Hire For What People Can Do, Not What They Have Done

Candidates’ Past Successes May Not Transfer To A New Environment.

By Steve Schumacher

Over my career, I have helped many hiring managers transition from horrible to highly effective hiring techniques. I have seen far too many hiring managers make a long-term investment in a new employee with a seat-of-the-pants interviewing process. 

Considering how much organizations spend on recruiters, advertising open positions, interviewing time, negotiation, and career earnings, a haphazard process is not a wise thing to do. As a leader, you should always be taking a look at your various processes for modifications and improvements. Interviewing and hiring processes should be evaluated regularly, and not left to each hiring manager’s various personal methods. 

The current hiring environment calls for a great deal of flexibility on the parts of hiring managers. In the current sellers’ market, organizations are on the verge of desperation to fill open positions. That desperation should not cause you to settle for someone who you know will not meet expectations but will fill the headcount numbers.

A few thoughts to help you ensure that your interviewing time and energy gets you a new hire that not only CAN do the job but is motivated to do so.

Tighten up your job description. Many times, the only time job descriptions see the light of day is when the job needs to be filled. If yours have been collecting dust, take them out and work hard to make sure they reflect the skills and abilities necessary today for an employee to be successful. 

This is the first impression candidates will have of your organization and the specific job. Write them in a behavioral fashion so it increases the odds that hiring managers will agree on what success in this job looks like. Run it by employees who have done, or are currently doing, the job. Ask them for feedback and whether or not the job description reflects reality.

Build questions. Once all hiring managers agree on the job descriptions, it is time to write questions that will be used in interviews. Having a standard set of questions for each position in your organization will reduce subjectivity in the hiring process and reduce pressure on managers to come up with their own questions. 

Use the job description to formulate the questions to provide that linkage between candidates’ responses and the job itself. Do not let managers go outside of the script, when asking questions in interviews.

Connect past behavior with future behavior. Your goal, in interviewing, is to increase the odds that a new hire will work out and be a success on the job. Let the candidates know, in advance, that they will be asked to verbalize how their past experiences will translate into success on your job. Their ability to do this will tell you a lot about the future for this candidate. The best predictor of future behavior is past behavior. In your questioning, ask each candidate to give examples of how they have accomplished what you are looking for, in the past. Then, it needs to be determined whether that past experience will carry over to the new job, if they are hired.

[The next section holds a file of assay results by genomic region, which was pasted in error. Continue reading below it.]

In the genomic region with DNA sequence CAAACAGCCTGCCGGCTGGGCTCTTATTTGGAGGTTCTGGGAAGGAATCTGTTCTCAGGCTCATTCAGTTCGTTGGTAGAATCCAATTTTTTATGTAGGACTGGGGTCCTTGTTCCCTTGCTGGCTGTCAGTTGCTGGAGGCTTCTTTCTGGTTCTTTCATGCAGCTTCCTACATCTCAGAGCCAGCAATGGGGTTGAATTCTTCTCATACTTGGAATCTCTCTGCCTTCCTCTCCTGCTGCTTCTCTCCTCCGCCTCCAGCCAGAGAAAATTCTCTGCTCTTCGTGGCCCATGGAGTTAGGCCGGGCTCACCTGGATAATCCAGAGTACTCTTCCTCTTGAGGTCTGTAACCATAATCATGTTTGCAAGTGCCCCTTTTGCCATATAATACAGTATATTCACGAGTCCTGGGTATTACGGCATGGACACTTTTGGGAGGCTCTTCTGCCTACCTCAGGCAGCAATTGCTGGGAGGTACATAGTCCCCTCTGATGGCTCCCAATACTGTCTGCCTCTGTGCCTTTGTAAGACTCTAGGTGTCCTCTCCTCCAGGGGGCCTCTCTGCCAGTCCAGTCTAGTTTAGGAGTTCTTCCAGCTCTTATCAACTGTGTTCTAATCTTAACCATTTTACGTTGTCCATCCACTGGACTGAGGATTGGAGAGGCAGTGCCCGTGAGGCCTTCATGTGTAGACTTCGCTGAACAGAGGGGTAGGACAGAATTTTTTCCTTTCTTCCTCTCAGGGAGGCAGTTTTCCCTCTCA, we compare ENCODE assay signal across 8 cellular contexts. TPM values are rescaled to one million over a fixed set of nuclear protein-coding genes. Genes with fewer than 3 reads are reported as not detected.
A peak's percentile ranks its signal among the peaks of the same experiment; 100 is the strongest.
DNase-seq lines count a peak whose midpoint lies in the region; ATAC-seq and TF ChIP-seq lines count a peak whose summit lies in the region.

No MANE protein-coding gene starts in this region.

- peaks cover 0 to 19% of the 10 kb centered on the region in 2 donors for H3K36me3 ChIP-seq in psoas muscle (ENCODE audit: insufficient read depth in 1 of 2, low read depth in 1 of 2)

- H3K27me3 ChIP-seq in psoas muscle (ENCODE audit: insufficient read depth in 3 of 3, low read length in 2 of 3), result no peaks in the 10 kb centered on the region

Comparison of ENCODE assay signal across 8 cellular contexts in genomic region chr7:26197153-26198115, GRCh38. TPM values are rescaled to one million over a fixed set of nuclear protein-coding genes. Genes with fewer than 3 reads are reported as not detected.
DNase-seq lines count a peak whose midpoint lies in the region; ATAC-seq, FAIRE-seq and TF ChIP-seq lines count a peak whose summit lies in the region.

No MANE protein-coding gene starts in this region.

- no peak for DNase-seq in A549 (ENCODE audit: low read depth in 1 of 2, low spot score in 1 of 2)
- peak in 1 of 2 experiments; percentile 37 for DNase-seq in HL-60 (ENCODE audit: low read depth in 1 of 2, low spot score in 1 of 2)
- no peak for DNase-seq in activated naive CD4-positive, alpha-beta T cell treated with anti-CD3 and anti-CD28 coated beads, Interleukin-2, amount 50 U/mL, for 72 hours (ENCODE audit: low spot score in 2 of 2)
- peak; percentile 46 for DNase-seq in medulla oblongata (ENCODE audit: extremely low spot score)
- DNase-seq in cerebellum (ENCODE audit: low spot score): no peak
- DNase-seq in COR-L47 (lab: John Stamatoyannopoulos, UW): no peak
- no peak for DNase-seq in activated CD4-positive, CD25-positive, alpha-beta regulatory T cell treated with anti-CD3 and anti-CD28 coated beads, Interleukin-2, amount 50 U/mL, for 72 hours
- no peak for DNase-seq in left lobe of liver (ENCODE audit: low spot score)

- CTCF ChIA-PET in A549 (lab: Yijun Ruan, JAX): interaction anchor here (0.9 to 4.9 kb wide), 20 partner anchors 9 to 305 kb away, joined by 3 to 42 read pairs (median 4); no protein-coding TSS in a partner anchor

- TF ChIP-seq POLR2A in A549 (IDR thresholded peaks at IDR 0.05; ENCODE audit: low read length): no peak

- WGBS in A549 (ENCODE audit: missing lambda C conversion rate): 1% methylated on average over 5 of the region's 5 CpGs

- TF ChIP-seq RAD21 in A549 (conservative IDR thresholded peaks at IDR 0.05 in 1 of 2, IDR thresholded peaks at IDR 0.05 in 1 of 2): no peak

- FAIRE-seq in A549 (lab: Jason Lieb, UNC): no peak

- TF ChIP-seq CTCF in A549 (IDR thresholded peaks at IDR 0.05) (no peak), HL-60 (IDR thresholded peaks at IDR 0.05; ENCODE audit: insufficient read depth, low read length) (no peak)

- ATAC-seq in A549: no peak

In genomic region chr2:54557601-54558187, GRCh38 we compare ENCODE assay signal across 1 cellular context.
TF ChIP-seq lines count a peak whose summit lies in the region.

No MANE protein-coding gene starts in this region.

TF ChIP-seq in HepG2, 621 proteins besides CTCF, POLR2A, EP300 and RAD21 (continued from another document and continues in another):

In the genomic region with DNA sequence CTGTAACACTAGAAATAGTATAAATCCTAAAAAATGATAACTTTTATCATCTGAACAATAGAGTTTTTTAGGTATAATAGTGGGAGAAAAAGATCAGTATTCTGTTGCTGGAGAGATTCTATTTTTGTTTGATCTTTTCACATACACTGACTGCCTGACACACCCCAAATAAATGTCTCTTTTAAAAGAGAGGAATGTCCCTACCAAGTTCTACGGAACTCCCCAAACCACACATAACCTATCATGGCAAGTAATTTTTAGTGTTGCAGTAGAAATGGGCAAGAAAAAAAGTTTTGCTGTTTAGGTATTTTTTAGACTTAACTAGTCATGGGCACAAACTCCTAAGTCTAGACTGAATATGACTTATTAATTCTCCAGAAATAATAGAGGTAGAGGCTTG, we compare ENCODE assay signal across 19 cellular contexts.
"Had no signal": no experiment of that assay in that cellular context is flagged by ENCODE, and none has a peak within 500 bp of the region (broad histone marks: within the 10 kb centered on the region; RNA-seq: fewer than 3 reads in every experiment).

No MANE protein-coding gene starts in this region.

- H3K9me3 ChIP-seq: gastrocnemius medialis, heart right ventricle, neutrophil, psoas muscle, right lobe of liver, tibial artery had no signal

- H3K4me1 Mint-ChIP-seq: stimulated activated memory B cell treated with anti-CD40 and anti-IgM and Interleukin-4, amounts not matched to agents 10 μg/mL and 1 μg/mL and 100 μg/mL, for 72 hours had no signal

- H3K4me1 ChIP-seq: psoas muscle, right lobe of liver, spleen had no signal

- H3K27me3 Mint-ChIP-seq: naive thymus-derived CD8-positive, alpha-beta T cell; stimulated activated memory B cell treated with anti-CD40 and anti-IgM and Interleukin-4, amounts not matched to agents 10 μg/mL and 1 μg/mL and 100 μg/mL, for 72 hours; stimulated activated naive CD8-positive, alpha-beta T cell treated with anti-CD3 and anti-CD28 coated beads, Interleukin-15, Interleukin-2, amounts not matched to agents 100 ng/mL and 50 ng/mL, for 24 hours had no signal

Focus on the future skill set. Oftentimes, hiring managers get caught up in a candidate’s resume and all the blue-ribbon items on it. We all know that a resume is only going to show the positives in the candidate’s past. The missteps, flaws and mistakes of the past will not show up on paper. It is up to the hiring manager to ferret those out. There are a lot of dynamics that occur between the writing of a resume and stepping into a new position. There is a saying – what got you to this point may not get you to the next level. 

Behavioral vs. Hypothetical questions. Most hiring managers that I have met tend to ask way too many hypothetical questions in an interview. Example – what would you do if you saw a fellow employee acting safely? Of course, the candidate will give you what you want to hear because they want the job. That answer may or may not be what happens if the person is hired. 

Do your best to ask questions about how the candidate has responded to situations in the past, what they have learned, and how they would apply that learning to the new position, if hired.

This current sellers’ market in recruiting and selection will change back at some point. Getting a job will become more competitive at some point. It is up to you, as a leader, to ensure that your hiring process is the best it can be.

Steve Schumacher is a management consultant, trainer and public speaker with more than 25 years of experience in numerous industries throughout North America, including aggregates operations. He can be reached at [email protected].

Related posts